By Travis Cohen
By Travis Cohen
By Hannah Sentenac
By Hans Morgenstern
By Ciara LaVelle
By Ciara LaVelle
By Briana Saati
"First of all, when you've got a gun," Stephen Sondheim points out in his musical Assassins, "everybody pays attention." That's for sure, as audience members experiencing the third-act explosion in a classic drama such as Chekhov's Three Sisters can attest. But what happens when you have two guns? What if one of the guns is a water pistol? What if the guns don't really help you pay attention? In Better Living, a comedy about a dysfunctional family, two firearms make appearances, but neither really makes an impression.
In fact there's so much going on in Better Living, much of it unfocused and confusing, that the guns are just extra items in an already cluttered dramatic landscape. As it happens the set is a mess, too, though that part of the play's disorganization is by design. The kitchen of matriarch Nora's house, with its peeling wallpaper and dirty appliances, is the center of much activity. Nora is a woman with three grown daughters, one of whom (Gail) has apparently left her laundry and old sneakers on the kitchen floor. Everyone else has merely deposited detritus from their emotional lives.
It's an unseen portion of the house, however, that takes up a large portion of the characters' energy. Nora is trying to add on a new room, one that will be located under the house. "Where would my family be without my initiative?" asks Nora, pointing out that there is no space in her crowded, inner-city neighborhood to build alongside the house, for example, or behind it. But Nora's home isn't the only thing changing shape. Her family is also reorganizing, particularly with middle daughter Mary Anne moving back after a failed marriage, and Gail's slacker boyfriend moving in. Oldest daughter Elizabeth, a lawyer, maintains her own apartment. Nora's brother, a cynical priest called Uncle Jack, doesn't live with the family but spends much of his time in Nora's living room.
The most intriguing dweller here, though, is a man claiming to be Tom, Nora's husband, who has been missing for ten years. Why did he go, and why has he supposedly come back? The answers to these two questions infuse the play with a puzzling ambiguity, though not the sort that raises compelling dramatic questions. Rather, the uncertainty in Better Living is the kind, marked by dead ends and red herrings, that makes one wonder if the playwright, George F. Walker, actually set out to explore an authentic human experience or was merely playing around with ideas he'd seen in other plays. Occasional motifs and themes from works as disparate as Moliere's Tartuffe and Sam Shepard's Buried Child pass through Better Living, never pausing long enough to give the play a personality of its own.
The mystery begins when this so-called Tom arrives, and Nora insists he is an impostor. In fact, Nora says that Tom is dead, now a mere spirit who occasionally possesses Gail. Her daughters aren't so sure. So when this "Tom" decides to stay and become part of the household, no one objects, especially when he begins to fix things around the house. A kind of family-centric guru with survivalist leanings, Tom is rechristened "Tim" and soon has almost the entire family organized around household projects. The biggest job, of course, is finishing Nora's underground room, but the exceedingly anxious Mary Anne is put to work stuffing envelopes, a task she understands just gives her something to do without worrying. It's all a part of Tom/Tim's plan to save the world, or at least this family.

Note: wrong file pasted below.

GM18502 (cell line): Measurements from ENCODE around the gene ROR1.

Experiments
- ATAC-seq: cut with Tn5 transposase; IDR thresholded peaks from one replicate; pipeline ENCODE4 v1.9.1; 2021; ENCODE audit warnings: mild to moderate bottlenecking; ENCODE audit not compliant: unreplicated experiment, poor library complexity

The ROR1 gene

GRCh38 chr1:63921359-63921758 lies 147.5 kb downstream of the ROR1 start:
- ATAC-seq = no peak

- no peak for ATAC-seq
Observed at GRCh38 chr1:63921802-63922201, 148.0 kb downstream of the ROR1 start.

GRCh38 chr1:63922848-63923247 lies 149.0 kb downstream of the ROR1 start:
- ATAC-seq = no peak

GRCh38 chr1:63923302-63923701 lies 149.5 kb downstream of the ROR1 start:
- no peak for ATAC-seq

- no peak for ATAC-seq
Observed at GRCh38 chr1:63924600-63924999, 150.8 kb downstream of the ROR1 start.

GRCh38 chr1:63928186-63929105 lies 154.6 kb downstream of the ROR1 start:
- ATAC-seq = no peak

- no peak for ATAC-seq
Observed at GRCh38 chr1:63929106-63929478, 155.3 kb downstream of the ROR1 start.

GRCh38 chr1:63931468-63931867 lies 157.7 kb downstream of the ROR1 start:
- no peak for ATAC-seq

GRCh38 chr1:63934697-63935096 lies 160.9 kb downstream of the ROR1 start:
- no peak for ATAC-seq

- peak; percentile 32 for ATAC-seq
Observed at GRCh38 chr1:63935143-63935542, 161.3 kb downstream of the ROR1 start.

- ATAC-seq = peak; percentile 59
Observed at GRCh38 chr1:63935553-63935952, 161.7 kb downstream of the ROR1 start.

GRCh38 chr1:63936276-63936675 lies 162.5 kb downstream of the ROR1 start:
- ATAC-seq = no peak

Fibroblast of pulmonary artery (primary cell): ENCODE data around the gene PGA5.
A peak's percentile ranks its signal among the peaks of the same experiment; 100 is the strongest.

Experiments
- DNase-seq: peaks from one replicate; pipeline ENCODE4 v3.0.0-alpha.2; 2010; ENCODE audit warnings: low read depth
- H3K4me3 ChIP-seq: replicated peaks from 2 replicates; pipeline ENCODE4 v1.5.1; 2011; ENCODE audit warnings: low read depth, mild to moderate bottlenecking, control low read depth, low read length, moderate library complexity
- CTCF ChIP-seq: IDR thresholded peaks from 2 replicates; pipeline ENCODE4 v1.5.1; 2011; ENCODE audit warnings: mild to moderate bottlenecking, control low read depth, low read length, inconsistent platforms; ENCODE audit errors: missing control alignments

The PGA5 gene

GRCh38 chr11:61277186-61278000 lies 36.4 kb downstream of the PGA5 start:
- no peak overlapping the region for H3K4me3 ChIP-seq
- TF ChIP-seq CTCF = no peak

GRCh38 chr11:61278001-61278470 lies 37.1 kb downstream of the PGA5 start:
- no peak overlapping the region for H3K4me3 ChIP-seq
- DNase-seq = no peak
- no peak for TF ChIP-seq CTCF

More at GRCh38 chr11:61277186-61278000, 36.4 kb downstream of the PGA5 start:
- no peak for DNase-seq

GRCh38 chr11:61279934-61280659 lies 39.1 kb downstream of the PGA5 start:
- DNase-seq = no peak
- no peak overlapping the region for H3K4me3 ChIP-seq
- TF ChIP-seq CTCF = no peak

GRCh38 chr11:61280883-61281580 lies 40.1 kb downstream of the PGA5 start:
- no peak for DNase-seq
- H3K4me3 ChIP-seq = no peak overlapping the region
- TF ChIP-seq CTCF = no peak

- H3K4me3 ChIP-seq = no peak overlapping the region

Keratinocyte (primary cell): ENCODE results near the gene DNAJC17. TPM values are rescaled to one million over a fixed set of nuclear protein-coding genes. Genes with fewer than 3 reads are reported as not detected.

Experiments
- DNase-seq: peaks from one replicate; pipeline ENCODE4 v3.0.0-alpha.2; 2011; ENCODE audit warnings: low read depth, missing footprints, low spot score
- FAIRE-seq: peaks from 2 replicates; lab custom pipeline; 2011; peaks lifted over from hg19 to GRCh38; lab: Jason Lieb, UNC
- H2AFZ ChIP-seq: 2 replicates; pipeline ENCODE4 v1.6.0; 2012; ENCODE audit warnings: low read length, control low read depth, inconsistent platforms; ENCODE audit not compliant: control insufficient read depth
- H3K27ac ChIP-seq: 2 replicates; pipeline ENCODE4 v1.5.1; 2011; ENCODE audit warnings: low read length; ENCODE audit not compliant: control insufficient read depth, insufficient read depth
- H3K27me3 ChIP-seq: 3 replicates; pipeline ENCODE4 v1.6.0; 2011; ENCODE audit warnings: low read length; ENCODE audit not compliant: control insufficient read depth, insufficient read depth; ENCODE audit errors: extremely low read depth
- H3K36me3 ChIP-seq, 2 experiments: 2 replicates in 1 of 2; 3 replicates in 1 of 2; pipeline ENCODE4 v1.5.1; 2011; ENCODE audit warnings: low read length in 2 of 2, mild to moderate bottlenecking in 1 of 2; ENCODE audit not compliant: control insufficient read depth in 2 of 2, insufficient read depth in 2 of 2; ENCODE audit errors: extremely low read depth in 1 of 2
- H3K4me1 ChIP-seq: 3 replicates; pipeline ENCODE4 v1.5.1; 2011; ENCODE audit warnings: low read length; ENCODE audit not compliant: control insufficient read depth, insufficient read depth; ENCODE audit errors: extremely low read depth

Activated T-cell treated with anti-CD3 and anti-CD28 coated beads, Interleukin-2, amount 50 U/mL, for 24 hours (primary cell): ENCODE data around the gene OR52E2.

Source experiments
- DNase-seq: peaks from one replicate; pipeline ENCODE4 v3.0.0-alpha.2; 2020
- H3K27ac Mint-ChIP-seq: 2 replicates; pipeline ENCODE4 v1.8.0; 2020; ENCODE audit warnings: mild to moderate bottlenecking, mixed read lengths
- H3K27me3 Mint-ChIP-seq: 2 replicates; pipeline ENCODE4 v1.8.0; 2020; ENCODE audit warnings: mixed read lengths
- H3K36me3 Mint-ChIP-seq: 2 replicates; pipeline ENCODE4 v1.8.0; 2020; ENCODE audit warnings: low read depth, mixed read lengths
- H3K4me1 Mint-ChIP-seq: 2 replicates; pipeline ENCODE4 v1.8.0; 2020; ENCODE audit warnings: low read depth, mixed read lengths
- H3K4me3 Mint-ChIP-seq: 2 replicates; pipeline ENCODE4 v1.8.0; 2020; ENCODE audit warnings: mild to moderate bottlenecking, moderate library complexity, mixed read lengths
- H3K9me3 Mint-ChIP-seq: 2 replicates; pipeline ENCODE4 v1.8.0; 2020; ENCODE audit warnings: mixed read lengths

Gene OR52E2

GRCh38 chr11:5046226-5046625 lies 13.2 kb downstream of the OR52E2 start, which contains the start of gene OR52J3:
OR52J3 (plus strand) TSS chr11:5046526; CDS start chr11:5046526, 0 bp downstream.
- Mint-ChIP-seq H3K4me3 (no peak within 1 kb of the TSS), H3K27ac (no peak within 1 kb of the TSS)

Which brings us back to the guns. Twice this Tom/Tim character is threatened by family members brandishing weapons, but the characters' urgency to avenge themselves against someone who may be a deserting father and husband dissolves as quickly as it arrives. The concerns of Nora and her daughters are reshaped by Tom/Tim's rantings about an exceedingly dark future from which he wants to protect them. Tom/Tim wants to help the family live better. Does he know what he's talking about? More important, do we?
We may not understand who this guy really is, but the bigger problem is that we don't care. Multiple reasons exist for why Better Living isn't a good play, but it's pointless to name all of them. Suffice it to say that whether or not you buy the notion that the comedy exists in a universe where exorcism is a reality and large families can exist on income derived from stuffing envelopes, there's no consistent emotional reality sustained throughout the play. Equally unfortunate, despite the usually top-drawer acting at the Hollywood Boulevard Theatre, is that only a handful of performances in this production, those by the older cast members, are persuasive. Much of the acting is overstated, and director Arland Russell, whose work I've admired in the past, allows his cast -- particularly its younger members -- to indulge in yelling rather than a more sophisticated portrayal of intense emotions.
Despite its shortcomings, however, Better Living is not going to disappear after this run. (The play was first staged in Canada in 1986, by the Canadian Stage Company. A sequel, Escape from Happiness, was produced in the early Nineties in a collaboration between Baltimore Center Stage and Yale Repertory Company.) The work has already been adapted for the movies, thanks to Olympia Dukakis's now-defunct, New Jersey-based Whole Theatre Company. The film, now in postproduction according to the play's program notes, stars Dukakis, Roy Scheider, and Edward Herrmann. But I doubt that actors even of this caliber can redeem a play so devoid of compelling emotional truths. Not even if they use real guns.
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